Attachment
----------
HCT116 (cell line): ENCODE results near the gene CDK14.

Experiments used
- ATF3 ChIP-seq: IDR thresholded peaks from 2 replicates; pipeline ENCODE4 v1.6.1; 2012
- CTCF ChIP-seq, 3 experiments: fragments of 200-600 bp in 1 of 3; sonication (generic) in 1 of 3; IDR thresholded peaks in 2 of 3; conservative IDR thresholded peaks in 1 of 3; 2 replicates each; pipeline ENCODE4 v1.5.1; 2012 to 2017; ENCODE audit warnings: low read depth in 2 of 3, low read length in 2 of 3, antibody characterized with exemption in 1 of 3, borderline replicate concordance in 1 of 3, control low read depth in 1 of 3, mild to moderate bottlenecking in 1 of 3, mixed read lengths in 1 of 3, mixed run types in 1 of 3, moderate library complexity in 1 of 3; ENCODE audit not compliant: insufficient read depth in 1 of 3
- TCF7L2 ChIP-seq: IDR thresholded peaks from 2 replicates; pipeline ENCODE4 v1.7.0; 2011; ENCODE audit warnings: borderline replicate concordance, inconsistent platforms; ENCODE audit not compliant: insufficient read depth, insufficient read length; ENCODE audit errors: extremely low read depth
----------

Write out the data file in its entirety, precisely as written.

HCT116 (cell line): ENCODE results near the gene CDK14.

Experiments used
- ATF3 ChIP-seq: IDR thresholded peaks from 2 replicates; pipeline ENCODE4 v1.6.1; 2012
- CTCF ChIP-seq, 3 experiments: fragments of 200-600 bp in 1 of 3; sonication (generic) in 1 of 3; IDR thresholded peaks in 2 of 3; conservative IDR thresholded peaks in 1 of 3; 2 replicates each; pipeline ENCODE4 v1.5.1; 2012 to 2017; ENCODE audit warnings: low read depth in 2 of 3, low read length in 2 of 3, antibody characterized with exemption in 1 of 3, borderline replicate concordance in 1 of 3, control low read depth in 1 of 3, mild to moderate bottlenecking in 1 of 3, mixed read lengths in 1 of 3, mixed run types in 1 of 3, moderate library complexity in 1 of 3; ENCODE audit not compliant: insufficient read depth in 1 of 3
- TCF7L2 ChIP-seq: IDR thresholded peaks from 2 replicates; pipeline ENCODE4 v1.7.0; 2011; ENCODE audit warnings: borderline replicate concordance, inconsistent platforms; ENCODE audit not compliant: insufficient read depth, insufficient read length; ENCODE audit errors: extremely low read depth